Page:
On July 16th, the J14s, J19s, K13s, and K14s were up North near the Fraser River in their search for Chinook/King salmon. The next day, those four matrilines were back down at San Juan Island. The J14s, J19s, and K14s then headed back North while the K13s and Onyx L87 remained at the island. On the 18th, the J14s, J19s, and K14s were back at San Juan and were joined by the J11s, J16s, J17s, and the J22s who returned to the island with Onyx L87 and the K13s in tow that evening. To find out who returned, some friends and I headed out on the water. When we departed Snug Harbor, we immediately spotted the J16s and J22s, who were headed North for Kellet Bluff on Henry Island. The orcas were in no hurry as they foraged along the bluff.
We then headed down the South end of San Juan to find the other orcas. We found them spread out offshore of South Beach, starting with Polaris J28 and Star J46, then Yoda K36 with the K13s, followed by Blackberry J27, then Lobo K26, Lea K14, and Tsuchi J31. During our encounter we also saw a minke whale (who was near Blackberry J27) and on our way home, a humpback whale popped up near Eagle Point headed South. As we passed Lime Kiln State Park we bumped into the J16s and J22s again, who had turned around since we had first seen them and were now headed South. J50, born in December of 2014 and part of the J16s, was full of breaches as she went by the park.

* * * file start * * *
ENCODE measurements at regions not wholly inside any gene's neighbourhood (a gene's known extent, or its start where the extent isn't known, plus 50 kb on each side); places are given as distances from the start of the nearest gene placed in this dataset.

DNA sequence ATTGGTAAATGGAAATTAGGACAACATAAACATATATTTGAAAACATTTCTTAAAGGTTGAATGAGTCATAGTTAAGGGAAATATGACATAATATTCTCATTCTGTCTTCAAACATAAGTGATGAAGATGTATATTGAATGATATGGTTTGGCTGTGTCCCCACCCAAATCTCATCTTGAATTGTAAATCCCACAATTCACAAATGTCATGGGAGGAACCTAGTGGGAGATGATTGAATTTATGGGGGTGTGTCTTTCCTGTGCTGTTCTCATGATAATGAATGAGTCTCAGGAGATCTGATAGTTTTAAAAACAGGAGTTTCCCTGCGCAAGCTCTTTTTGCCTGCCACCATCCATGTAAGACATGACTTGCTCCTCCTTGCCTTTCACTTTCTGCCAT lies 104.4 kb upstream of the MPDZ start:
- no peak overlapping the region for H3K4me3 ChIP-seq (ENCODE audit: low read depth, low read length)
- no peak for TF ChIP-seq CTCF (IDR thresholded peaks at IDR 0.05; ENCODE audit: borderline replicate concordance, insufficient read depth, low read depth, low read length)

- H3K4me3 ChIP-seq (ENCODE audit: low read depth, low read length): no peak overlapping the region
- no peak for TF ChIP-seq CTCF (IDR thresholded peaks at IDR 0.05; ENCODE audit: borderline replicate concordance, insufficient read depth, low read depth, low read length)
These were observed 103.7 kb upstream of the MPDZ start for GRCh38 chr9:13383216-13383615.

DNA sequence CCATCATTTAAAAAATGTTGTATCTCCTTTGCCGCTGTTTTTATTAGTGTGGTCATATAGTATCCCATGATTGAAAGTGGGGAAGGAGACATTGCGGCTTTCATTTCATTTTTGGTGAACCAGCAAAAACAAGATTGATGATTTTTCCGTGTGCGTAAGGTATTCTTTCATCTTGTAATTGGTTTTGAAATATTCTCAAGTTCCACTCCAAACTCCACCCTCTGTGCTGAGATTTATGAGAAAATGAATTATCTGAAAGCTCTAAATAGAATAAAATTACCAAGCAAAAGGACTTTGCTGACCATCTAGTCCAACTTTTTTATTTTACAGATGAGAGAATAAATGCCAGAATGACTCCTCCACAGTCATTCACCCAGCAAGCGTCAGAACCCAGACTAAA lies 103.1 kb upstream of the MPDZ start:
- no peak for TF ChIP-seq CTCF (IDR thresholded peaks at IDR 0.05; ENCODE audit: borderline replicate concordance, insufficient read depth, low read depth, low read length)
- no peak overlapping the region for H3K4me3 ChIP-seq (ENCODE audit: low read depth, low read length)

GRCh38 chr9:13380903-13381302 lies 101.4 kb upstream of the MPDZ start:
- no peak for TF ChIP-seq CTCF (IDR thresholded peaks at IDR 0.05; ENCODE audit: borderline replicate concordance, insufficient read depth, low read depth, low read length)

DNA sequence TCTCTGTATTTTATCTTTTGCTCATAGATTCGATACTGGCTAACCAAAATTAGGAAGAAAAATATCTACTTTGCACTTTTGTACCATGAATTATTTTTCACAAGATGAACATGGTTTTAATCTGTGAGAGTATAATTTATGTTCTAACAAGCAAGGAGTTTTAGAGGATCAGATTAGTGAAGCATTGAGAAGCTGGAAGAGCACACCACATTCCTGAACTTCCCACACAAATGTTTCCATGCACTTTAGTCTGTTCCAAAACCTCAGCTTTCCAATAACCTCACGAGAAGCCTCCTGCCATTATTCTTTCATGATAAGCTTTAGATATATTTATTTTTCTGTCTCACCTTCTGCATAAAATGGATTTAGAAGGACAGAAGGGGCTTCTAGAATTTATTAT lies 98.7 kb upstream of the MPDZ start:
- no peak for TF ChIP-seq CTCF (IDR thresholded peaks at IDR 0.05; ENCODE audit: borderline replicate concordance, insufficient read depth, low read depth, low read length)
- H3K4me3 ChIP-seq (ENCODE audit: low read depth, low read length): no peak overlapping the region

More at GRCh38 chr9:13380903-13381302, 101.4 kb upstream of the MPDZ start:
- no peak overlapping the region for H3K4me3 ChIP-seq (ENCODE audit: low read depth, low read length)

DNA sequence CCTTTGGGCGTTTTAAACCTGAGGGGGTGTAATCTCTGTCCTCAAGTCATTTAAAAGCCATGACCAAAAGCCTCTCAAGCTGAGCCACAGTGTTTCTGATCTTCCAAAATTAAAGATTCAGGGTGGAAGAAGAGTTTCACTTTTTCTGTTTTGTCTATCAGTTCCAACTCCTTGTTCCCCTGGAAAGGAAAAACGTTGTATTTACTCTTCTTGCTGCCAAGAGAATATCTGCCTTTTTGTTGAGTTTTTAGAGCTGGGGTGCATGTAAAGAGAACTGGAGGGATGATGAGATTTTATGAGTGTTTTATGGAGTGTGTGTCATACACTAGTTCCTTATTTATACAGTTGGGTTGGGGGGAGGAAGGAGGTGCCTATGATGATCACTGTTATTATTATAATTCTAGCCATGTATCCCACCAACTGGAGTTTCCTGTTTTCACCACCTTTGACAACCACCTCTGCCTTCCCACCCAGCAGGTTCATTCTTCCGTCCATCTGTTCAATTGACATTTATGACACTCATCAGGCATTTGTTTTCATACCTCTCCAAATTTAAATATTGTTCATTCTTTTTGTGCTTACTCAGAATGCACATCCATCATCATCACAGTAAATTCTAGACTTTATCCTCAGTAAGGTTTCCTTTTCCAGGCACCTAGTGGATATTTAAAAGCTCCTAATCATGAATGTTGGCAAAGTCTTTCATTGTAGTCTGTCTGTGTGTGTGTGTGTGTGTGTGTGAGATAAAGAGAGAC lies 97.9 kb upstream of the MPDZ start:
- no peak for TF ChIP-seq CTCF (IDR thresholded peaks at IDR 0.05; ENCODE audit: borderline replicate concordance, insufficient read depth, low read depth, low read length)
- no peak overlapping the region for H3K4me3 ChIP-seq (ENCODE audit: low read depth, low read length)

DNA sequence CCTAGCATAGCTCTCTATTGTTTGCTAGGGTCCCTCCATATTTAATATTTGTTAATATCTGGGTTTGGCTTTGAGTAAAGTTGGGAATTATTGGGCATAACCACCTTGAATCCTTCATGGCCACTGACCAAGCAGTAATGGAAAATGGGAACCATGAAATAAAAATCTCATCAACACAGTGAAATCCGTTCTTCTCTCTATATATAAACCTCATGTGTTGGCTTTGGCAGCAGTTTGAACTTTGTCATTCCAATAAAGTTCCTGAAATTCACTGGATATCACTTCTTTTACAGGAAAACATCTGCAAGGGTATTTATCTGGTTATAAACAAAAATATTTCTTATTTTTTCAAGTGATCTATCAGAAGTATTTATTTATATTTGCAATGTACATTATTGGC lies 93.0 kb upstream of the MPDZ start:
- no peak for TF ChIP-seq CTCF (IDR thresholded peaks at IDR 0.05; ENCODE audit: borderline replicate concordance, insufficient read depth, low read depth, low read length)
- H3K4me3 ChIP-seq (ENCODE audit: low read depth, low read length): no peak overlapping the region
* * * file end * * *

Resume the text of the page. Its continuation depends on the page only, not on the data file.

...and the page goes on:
We found the J11s, J16s, J17s, J19s, J22s, and L4s in a mosh pit offshore of Andrews Bay, with the K12s inshore of them. During the moshing, Tahlequah J35, Oreo J22, and Star J46 spy hopped, a few of the juveniles (one of them maybe being Finn L116) breached multiple times, Oreo J22 played with some kelp, a few individuals tail slapped. Young males Cookie J38 and Pooka L106, who were a short distance away from the mosh pit, wrestled around together and showed off their sea snakes. Once the moshing was over, all the orcas headed South together.
On the 22nd, the J11s, J16s, J17s, J19s, J22s, shuffled up and down the West side of the island. Later that day, the K12s, K16s, L4s, L26s, L43s, and L47s returned to the island and they formed a big, tight group with the J11s, J16s, J17s, J19s, and J22s right off the cliffs and slowly made their way North. Their slow travel speed also gave me enough time to catch them at two other spots to up the shoreline, including Lank Bank. Many of the orcas were in an active mood as they passed the cliffs. Slick J16, Blackberry J27, Polaris J28, Doublestuf J34, and Cookie J38 played with kelp, Tika K33, Sekiu K22, Jade L118, J50, and few others tail slapped, Tika K33 did an inverted tail slap and a pectoral fin slap, Kasatka L82 lunged past someone who was in the middle of an inverted tail slap, Opus K16 cartwheeled, others did dorsal fin and pectoral fin slaps, and some, including Shachi J19 swam by the cliffs upside down.
When I headed quickly North and caught the group again, Princess Angeline J17, Moby J44, Kasatka L82, and Finn L116 were tactile and rolled around together. J52 practiced some spy peeps and aerial scans, Tahlequah J35 spy hopped, Moonlight L83 dorsal fin slapped, and Cookie J38 tail slapped. I then headed North to Land Bank and caught them again. Most of the orcas were no longer close to shore. Tahlequah J35, Kasatka L82, Sequim K12, and a few others got into a breaching mood and there were many cartwheels from some excited individuals too. Tika K33 did an inverted tail slap again, someone was being tactile with Mystic L115, Mike J26 played with kelp, and somebody tail slapped. That evening, the J14s, K14s, and Onyx L87 came back down from the North and probably had a big party with the rest of the orcas.
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